The addition of everolimus to sorafenib extended progression-free survival (PFS) in patients with metastatic differentiated thyroid carcinoma (DTC) that had progressed on sorafenib alone, according to findings from a single-arm open-label phase II study.
Marcia S. Brose, MD, PhD
The addition of everolimus to sorafenib extended progression-free survival (PFS) in patients with metastatic differentiated thyroid carcinoma (DTC) that had progressed on sorafenib alone, according to findings from a single-arm open-label phase II study presented at the 2015 American Society of Clinical Oncology Annual Meeting.
The study showed a median PFS of about 14 months following introduction of everolimus, without a significant increase in toxicity. As such, everolimus represents the first potential effective therapy in the second-line setting for patients with advanced radioiodine-refractory DTC.
Tissue analysis from patients with DTC treated with sorafenib whose disease had progressed has demonstrated activation of the PI3K/Akt/mTOR signaling pathway, according to lead investigator Marcia S. Brose, MD, PhD, regarding the rationale for choosing everolimus as add-on therapy.
“We took progressing nodules and saw that there was tumor heterogeneity, and some of the cells [in progressing patients] had upregulation of Akt pathway,” said Brose, assistant professor of otorhinolaryngology at the Abramson Cancer Center at the University of Pennsylvania in Philadelphia. “We also did an analysis of all of the patients pretreatment, and it turned out that patients who had elevated levels of phospo Akt in the nucleus were more likely to not get a response. So in two different settings we saw that high phospho Akt was associated with the worse outcome, whether it was [during] response or at the time of progression.”
Sorafenib is the standard first-line treatment for advanced radioiodine-refractory DTC, approved by the US Food and Drug Administration for this indication in 2013, following the completion of the DECISION trial. All patients eventually become resistant to sorafenib, however, and experienced disease progression. “All of these patients progressed on an average of about 11 months [based on DECISION], so while it was great to give these patients an extra year of PFS, there was no option after that,” said co-investigator Christian Squillante, MD, senior fellow at the University of Pennsylvania.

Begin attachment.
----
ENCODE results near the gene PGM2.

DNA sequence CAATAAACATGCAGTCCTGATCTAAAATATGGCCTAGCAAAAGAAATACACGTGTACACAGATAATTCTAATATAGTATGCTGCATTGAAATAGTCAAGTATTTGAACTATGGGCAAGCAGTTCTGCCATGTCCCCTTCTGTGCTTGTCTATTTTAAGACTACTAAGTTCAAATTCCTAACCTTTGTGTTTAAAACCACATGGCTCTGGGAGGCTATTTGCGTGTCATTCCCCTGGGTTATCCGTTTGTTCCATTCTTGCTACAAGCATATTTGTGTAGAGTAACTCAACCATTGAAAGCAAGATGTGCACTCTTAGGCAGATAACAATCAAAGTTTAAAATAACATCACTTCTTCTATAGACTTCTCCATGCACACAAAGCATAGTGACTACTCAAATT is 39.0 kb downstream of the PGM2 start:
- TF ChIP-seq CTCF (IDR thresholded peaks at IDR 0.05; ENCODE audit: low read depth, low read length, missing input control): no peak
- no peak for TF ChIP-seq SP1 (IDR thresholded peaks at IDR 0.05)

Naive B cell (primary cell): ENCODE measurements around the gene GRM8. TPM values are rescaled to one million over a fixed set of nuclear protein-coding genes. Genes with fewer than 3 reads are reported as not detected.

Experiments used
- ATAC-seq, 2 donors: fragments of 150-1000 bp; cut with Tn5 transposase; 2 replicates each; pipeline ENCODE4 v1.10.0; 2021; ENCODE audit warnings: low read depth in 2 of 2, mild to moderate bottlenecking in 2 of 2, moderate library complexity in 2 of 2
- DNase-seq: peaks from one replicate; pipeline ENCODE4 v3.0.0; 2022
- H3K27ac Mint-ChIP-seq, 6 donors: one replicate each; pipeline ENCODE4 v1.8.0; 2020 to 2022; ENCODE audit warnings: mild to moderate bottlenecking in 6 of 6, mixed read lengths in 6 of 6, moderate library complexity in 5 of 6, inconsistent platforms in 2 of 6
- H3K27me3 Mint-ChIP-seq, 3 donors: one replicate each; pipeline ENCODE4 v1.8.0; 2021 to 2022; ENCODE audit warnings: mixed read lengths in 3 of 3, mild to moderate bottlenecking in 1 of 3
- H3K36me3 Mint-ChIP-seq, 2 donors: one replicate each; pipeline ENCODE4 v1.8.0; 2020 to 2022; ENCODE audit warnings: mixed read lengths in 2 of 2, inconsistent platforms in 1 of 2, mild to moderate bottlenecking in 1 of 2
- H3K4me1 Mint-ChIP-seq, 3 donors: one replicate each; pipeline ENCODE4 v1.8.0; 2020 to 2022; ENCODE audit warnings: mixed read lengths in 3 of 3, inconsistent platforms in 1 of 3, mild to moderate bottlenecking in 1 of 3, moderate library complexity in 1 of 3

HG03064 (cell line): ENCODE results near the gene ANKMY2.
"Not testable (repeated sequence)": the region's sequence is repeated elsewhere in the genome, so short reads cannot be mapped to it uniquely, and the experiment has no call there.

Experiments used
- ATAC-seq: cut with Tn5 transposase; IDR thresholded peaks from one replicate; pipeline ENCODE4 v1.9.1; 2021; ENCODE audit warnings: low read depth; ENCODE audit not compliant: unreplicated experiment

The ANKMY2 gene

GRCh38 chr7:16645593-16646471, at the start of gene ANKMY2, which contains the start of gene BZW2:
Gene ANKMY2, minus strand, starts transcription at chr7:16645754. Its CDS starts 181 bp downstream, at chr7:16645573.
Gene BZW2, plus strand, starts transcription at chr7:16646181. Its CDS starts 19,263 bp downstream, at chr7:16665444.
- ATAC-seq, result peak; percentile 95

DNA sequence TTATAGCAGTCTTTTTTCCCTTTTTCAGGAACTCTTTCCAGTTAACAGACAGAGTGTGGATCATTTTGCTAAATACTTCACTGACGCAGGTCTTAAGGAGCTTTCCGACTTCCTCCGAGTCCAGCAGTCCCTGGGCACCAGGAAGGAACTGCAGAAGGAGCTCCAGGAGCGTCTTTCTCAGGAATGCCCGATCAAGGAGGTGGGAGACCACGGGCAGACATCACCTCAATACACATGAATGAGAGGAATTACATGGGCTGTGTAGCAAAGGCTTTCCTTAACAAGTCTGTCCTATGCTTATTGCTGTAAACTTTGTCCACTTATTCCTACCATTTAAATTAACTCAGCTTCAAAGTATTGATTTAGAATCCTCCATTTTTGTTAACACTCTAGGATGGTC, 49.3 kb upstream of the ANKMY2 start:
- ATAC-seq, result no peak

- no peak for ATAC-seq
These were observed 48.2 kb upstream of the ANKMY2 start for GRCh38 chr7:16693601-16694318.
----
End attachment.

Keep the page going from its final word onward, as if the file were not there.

Thirty-five patients with metastatic or unresectable iodine-refractory thyroid carcinoma and evidence of disease progression by RECIST criteria were enrolled in the single-arm study. Patients were started on sorafenib at a dosage of 200 mg/day lower than their previously tolerated dose, combined with everolimus, 5 mg/day. If tolerated, doses of both were increased incrementally to a maximum daily dosage of 800 mg/day of sorafenib and 10 mg/day of everolimus.
Patients who progressed on sorafenib alone were enrolled while still taking sorafenib. Those who had previously discontinued sorafenib due to progression were treated with sorafenib again for at least 1 month prior to enrollment in order to reacclimate them to sorafenib before starting the combination.
Thirty-three of 35 patients enrolled were dosed; 3 withdrew due to toxicity or other medical issues prior to imaging, leaving 30 patients evaluable for response. Of these, 22 patients (73%) derived clinical benefit, defined as either a partial response or stable disease >6 months. The best response was stable disease >6 months in 21 of the 22 patients with clinical benefit. The median PFS was 13.9 months (95% CI, 7.15-24.75), which met the primary endpoint, as the null hypothesis was rejected.
The sequential administration of sorafenib and everolimus, rather than initiating the combination upfront, enabled more than 50% of patients to achieve daily doses of 10 mg of everolimus and at least 600 mg of sorafenib. According to Brose, these doses are greater than those observed in prior trials of the combination, which she attributes to acclimation of the skin to sorafenib prior to starting everolimus, and the few instances of grade 3/4 toxicity. “Hand-foot skin reactions were temporal to the first few months,” she said. “Because patients went into progression a year out [on sorafenib], by the time they went on everolimus, they weren’t having problems with hand-foot skin reaction that could be made worse.”
Most adverse events were grade 1 or 2, with the most common being malaise/fatigue, diarrhea, anemia, leukopenia, hypocalcemia, hypercholesterolemia, and weight loss. Grade 3/4 adverse events included anemia (24.2%), hypokalemia (21.2%), leukopenia (15.2%), and hypophosphatemia (12.1%).
Brose MS, Troxel AB, Yarchoan M, et al. A phase II study of everolimus and sorafenib in patients with metastatic differentiated thyroid cancer who have progressed on sorafenib alone.J Clin Oncol. 2015;33 (suppl). Abstract 6072.